For thousands of years, cinnamon has perfumed every imaginable type of dish—this winter, celebrate its versatility in drinks and recipes.
Cinnamon’s spicy sweetness makes it the perfect antidote to February’s chill. Nothing warms and satisfies quite like a rich, gooey cinnamon roll or a hot mug of cinnamon-spiked cider. Yet throughout history, cinnamon has had many applications aside from flavoring foods. Egyptians, who imported the spice from Asia more than 4,000 years ago, used it to make incense and to embalm their dead. As an ingredient in both food and perfume, it was beloved in ancient Rome, where myths about its origins included the notion that cinnamon sticks were acquired by thieving them from the nests of large cliff-dwelling birds.
We know now that cinnamon is derived from the bark of the tropical evergreen Cinnamomum tree. (The Arab traders of antiquity knew this also, but it was in their interest to allow others to believe that their rare spices had exotic origins.) The bark, which is harvested during the rainy season, when the texture is more pliable, dries into quill-like curls that are cut into cinnamon sticks or ground into powder. Cinnamon’s characteristic flavor and heat are a result of the spice’s volatile oils. Because of this, commercial producers grind cinnamon bark cryogenically—meaning at very low temperatures—to avoid decreasing flavor and aroma.
The most popular dishes made with cinnamon in past centuries bear little resemblance to those we eat today. A sauce known as cameline was the common accompaniment for roast meat in Europe in the 14th century. It combined cinnamon with vinegar, salt, and often raisins and nuts; hot chocolate in Spain in the 1600s was a complex combination of cocoa beans, chilies, aniseed, floral extracts, nuts and cinnamon.
Today, the use of cinnamon varies depending on where you are in the world. In the United States, it is most often used in sweets such as cinnamon-raisin bread, cookies, coffeecakes and the like. Savory uses are more common in the eastern Mediterranean, where cinnamon flavors minced-meat fillings and all types of stews, often in combination with allspice. In India, the spice blend garam masala, which incorporates cinnamon, cardamom, black pepper and dried chilies, among other spices, is a key ingredient in curry.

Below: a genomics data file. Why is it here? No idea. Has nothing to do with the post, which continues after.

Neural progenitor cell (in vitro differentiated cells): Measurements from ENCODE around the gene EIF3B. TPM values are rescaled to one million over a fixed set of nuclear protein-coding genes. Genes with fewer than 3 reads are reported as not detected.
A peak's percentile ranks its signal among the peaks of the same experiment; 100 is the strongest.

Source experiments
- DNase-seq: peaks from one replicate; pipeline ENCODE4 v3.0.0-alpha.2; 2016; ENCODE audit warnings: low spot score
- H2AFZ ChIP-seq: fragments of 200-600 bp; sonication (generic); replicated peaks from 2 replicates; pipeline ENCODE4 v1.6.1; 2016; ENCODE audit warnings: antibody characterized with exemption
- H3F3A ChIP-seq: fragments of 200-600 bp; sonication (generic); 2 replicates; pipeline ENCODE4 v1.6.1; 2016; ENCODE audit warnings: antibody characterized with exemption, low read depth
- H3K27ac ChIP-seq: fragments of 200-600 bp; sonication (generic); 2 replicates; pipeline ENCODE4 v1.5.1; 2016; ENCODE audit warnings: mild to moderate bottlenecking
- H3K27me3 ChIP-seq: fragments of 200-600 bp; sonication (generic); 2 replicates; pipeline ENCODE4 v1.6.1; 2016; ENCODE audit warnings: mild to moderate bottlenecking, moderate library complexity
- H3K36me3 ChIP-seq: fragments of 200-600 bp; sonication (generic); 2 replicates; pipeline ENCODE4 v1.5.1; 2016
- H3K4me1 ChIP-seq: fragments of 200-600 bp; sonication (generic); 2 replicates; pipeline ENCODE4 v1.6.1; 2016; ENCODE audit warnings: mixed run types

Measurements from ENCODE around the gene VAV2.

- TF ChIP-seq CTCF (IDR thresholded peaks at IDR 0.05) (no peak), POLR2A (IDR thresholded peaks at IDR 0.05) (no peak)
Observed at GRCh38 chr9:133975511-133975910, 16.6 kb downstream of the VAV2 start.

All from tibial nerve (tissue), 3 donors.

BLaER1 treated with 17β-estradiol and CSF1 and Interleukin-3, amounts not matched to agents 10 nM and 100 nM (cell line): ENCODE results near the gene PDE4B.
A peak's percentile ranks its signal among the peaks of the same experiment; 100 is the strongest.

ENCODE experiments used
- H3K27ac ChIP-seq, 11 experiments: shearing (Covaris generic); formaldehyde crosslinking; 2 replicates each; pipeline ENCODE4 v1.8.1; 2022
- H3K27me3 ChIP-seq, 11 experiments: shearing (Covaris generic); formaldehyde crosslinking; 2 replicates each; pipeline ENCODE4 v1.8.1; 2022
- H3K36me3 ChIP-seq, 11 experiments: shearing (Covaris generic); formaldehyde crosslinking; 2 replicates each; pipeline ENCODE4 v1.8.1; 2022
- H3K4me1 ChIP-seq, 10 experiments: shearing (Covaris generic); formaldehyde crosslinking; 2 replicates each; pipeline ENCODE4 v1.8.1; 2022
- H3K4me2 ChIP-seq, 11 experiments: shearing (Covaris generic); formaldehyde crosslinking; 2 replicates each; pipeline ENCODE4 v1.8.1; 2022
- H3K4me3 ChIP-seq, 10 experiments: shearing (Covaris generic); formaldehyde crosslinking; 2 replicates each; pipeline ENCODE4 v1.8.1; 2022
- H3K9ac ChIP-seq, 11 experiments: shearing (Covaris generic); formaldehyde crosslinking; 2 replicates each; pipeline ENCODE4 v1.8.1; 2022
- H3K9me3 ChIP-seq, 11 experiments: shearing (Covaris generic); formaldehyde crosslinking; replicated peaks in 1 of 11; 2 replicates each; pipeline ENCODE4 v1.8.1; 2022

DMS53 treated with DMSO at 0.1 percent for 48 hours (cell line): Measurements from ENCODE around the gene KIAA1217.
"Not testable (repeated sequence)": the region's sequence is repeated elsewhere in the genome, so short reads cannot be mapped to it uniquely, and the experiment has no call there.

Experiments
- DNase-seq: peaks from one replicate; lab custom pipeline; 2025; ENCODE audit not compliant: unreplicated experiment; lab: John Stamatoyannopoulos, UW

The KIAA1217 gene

What these unrelated dishes have in common, surprisingly, is that they are not made with “true” cinnamon (also known as Ceylon cinnamon). Instead, cassia, a close cousin, is used in its place—its spicier and more assertive flavor is what most tasters would now mistakenly identify as “true” cinnamon. In the United States (unlike in the U.K.), the term “cinnamon” can be legally applied to both Ceylon cinnamon and cassia, so unless you’re shopping at a specialty store that specifies the origins of its spices, the fine print on your spice jar won’t distinguish between the two.
The several different species of Cinnamomum trees yield two general categories of cinnamon: Ceylon cinnamon and cassia, which have been confused since the spice became popular in antiquity. In common use, “true” (Ceylon) cinnamon has mostly been replaced by cassia, a close cousin that’s spicier and more strongly flavored. Here’s a quick primer to help you choose what’s best for your own kitchen cabinet.
Cinnamon Sticks and Ground Cinnamon: Bark is carefully harvested from different parts of the Cinnamomum tree depending on the end use: Stick cinnamon is sourced from bark on the higher branches, which carry less flavor; bark that will become ground cinnamon comes from larger, older branches on the lower part of the tree, which pack more spicy punch. Cinnamon sticks are unique for their ability to infuse hot drinks with flavor: When sticks are ground, the result is gritty, full of unsightly lumps. They stay fresh for up to three or four years. Ground cinnamon generally lasts at least one year; smell and taste it after that to see if it has lost its pungency.
Ceylon Cinnamon: “True” cinnamon comes from the Cinnamomum zeylanicum tree indigenous to Sri Lanka. About a century ago, its medicinal qualities created such a demand for it in Europe that it became prohibitively expensive; for culinary use, cassia was substituted. The differences between cassia and Ceylon cinnamon can be tasted and also seen—the latter has a lighter-brown color, a more papery and brittle texture, and is coiled in a single spiral shape. Its characteristic flavor is sweet, delicate, mild and subtle; although Americans accustomed to cassia might describe it as weak tasting, it’s vastly preferred in both England and Mexico.
Cassia: Strong and assertive, this spice comes from the Cinnamomum cassia tree and can verge on the harsh and burning (think of the sinus-clearing candies known as Red Hots, for example). Its appearance is different from its milder cousin Ceylon cinnamon; it’s darker in color, and sticks are coiled in a thick, hard double-spiral. Cassia comes mainly from China, Vietnam and Indonesia, and contains more of the phenolic compound cinnamaldehyde than Ceylon cinnamon, which explains its stronger aroma and flavor.